Chuck Colson
This week, more than two months after President Bush nominated him, the Senate will finally vote on Judge Samuel Alito’s elevation to the Supreme Court. In a final, all-too-typical move, the vote was put off a week at the behest of Alito’s opponents.

Why? Nobody seriously expects another week to make a difference. With a few exceptions, senators probably knew how they were going to vote before the hearings. So, why put off the vote?

The most likely answer has nothing to do with Judge Alito or even the Supreme Court. Instead, it’s about what the former Speaker of the California Assembly, Jesse Unruh, famously called the “Mother’s Milk of Politics”: money.

The extra week gives interest groups another week to stay in close contact with their respective supporters and ask for urgent support. It’s another week to remind supporters that, regardless of the outcome, the “struggle” goes on—with the asking group, of course, leading the way.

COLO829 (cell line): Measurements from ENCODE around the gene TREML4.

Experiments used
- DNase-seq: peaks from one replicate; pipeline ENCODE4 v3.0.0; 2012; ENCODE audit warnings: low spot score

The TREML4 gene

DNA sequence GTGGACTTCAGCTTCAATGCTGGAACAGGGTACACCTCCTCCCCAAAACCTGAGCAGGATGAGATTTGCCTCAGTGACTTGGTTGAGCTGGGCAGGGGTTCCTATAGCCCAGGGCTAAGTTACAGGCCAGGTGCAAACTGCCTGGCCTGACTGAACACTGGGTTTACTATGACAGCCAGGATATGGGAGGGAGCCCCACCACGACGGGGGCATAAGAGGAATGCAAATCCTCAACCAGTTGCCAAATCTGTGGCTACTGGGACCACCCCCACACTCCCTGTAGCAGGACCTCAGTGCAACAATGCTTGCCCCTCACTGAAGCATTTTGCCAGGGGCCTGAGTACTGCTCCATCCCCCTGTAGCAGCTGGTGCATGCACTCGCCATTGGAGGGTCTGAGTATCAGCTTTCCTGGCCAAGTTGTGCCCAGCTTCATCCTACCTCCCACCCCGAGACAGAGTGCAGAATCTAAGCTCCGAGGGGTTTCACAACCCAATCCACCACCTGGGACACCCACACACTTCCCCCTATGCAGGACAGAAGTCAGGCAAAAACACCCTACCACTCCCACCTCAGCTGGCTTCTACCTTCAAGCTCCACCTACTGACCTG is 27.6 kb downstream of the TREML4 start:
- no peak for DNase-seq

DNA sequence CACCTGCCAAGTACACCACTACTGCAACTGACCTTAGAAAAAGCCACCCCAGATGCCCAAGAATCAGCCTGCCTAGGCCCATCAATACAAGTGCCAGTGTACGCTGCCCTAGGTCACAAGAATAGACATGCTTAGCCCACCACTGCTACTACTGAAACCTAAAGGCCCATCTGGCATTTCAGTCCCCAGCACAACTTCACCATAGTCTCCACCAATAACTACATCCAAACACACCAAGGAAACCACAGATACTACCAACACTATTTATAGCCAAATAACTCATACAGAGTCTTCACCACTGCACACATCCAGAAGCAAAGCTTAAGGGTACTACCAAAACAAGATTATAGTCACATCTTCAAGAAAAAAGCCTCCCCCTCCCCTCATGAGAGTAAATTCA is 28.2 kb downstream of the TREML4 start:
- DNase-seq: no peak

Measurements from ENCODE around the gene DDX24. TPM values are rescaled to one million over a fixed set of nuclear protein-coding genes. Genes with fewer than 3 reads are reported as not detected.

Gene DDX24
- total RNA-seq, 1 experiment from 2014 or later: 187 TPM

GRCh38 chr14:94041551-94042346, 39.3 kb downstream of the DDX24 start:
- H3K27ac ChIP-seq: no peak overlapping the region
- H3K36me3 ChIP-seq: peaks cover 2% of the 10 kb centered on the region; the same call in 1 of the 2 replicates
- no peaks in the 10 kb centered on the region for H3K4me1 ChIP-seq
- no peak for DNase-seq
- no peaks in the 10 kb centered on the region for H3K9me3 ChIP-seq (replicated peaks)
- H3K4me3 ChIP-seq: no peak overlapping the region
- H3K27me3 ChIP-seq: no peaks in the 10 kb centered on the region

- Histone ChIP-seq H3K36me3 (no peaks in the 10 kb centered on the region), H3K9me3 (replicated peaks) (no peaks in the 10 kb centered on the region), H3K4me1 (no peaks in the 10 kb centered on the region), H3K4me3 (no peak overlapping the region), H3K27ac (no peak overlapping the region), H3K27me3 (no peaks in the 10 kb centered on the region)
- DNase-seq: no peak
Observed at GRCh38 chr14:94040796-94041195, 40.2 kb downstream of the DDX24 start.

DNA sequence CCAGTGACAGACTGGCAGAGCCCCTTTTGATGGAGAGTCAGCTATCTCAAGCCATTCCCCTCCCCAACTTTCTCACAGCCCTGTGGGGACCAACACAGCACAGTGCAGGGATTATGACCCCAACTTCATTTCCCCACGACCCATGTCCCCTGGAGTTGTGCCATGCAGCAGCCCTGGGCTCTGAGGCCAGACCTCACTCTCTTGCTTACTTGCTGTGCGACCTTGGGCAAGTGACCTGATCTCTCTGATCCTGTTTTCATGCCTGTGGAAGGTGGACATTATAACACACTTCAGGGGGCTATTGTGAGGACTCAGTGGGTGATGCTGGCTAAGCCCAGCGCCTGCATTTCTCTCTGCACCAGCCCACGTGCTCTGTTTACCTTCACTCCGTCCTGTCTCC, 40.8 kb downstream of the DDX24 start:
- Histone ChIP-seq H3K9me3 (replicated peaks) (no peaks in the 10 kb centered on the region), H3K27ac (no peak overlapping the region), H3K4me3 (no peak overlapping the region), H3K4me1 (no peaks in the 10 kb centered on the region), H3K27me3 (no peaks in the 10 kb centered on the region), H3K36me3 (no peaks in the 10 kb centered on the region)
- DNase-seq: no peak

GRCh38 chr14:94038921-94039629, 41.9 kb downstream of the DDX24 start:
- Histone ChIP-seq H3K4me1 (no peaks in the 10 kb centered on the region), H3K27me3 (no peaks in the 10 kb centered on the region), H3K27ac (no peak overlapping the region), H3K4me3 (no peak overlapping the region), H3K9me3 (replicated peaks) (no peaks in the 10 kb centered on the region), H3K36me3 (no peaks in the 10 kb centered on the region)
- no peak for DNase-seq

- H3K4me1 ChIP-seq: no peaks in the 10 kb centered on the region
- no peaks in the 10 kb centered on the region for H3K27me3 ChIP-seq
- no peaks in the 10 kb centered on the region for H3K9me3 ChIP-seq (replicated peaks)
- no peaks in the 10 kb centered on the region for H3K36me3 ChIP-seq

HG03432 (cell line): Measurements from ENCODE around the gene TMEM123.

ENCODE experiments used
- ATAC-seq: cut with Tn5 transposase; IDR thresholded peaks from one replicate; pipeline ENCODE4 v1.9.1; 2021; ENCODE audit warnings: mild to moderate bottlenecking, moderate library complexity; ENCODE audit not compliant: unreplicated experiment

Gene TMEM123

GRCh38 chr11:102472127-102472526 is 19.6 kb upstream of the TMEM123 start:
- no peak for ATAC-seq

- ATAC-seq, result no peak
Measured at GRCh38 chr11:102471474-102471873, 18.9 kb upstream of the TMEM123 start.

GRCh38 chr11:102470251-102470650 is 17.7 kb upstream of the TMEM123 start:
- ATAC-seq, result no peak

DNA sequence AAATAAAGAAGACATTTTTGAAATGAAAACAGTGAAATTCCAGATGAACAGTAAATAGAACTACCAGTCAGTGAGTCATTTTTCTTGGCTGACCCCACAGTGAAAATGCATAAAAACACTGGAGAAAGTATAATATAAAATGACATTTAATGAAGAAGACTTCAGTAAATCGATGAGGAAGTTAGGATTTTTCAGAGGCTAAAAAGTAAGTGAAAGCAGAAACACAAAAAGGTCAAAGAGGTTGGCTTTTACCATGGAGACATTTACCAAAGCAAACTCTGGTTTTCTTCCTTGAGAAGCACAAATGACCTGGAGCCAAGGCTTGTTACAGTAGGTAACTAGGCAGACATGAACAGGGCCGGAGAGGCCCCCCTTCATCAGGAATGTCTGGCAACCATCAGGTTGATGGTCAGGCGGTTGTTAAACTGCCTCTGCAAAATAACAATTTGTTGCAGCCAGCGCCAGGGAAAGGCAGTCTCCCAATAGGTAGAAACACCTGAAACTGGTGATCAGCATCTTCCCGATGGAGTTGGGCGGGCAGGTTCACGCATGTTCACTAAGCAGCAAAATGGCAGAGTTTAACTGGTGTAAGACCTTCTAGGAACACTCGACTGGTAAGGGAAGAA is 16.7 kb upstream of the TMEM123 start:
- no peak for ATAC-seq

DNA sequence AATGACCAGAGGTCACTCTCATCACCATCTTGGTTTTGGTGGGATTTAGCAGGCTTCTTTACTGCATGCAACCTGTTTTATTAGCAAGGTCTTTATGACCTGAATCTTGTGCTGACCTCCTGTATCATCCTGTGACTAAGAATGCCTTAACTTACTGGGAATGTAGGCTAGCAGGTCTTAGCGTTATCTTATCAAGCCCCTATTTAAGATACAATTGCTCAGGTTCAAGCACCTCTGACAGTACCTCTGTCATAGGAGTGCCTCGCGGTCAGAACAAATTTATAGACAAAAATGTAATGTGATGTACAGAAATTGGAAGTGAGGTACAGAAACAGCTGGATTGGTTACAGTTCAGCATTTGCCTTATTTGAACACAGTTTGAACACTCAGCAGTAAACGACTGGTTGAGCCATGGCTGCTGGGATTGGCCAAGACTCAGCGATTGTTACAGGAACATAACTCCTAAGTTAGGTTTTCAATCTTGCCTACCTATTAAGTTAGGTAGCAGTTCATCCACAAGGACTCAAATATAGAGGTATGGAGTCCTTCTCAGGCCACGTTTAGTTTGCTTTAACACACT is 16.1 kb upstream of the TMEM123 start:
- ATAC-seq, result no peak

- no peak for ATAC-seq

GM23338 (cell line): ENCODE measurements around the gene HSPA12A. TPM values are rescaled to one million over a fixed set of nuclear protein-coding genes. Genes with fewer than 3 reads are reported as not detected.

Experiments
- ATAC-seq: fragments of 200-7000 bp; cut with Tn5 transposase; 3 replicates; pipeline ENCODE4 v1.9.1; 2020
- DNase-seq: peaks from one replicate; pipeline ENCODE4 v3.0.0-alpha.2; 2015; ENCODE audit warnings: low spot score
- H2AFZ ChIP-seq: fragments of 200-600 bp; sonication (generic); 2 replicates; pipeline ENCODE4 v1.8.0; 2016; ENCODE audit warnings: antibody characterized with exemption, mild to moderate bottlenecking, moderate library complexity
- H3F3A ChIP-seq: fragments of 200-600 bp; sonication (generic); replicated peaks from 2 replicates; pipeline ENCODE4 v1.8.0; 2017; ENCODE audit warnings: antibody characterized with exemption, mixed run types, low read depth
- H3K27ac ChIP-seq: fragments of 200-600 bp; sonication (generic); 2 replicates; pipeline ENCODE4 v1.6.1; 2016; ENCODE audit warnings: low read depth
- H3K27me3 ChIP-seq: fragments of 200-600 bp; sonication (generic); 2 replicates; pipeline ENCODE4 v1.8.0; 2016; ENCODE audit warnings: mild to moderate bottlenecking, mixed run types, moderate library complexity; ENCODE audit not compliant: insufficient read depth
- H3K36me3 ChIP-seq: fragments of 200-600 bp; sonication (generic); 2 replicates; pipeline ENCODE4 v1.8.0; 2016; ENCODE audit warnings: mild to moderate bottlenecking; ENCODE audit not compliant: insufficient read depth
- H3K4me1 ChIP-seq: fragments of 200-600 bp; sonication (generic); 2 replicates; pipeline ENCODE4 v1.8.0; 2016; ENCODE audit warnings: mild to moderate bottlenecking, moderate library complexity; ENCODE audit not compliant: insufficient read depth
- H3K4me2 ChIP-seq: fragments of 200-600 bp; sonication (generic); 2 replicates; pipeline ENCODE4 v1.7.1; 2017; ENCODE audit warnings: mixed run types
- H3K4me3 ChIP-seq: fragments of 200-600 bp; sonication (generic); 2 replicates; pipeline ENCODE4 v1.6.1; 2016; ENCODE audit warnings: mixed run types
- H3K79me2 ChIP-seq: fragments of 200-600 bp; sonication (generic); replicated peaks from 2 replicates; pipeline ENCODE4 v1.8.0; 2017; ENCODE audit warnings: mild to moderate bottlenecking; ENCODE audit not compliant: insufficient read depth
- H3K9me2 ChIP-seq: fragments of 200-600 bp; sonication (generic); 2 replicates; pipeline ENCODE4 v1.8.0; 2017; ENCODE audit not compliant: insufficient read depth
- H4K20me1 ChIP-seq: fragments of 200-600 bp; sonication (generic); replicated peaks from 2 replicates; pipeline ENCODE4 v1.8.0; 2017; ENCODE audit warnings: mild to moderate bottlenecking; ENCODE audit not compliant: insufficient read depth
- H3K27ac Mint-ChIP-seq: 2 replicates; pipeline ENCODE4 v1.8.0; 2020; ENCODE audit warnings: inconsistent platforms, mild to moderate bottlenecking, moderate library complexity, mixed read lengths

In other words, the postponement is good for fundraising. And, if the past is any guide, the fundraising appeals can be expected to frighten their constituents with visions of a monster guaranteed to tear their wallets open: Christians.

Mind you, not real Christians, not the type you see in church. The Christians of appeal letters are straight out of Margaret Atwood’s The Handmaid’s Tale: would-be theocrats who, given the chance, would establish an apple pie Inquisition. And, needless to say, confirming Judge Alito represents just such a “chance.”

Chuck Colson

Chuck Colson was the Chief Counsel for Richard Nixon and served time in prison for Watergate-related charges. In 1976, Colson founded Prison Fellowship Ministries, which, in collaboration with churches of all confessions and denominations, has become the world's largest outreach to prisoners, ex-prisoners, crime victims, and their families.
TOWNHALL DAILY: Be the first to read Chuck Colson's column. Sign up today and receive daily lineup delivered each morning to your inbox.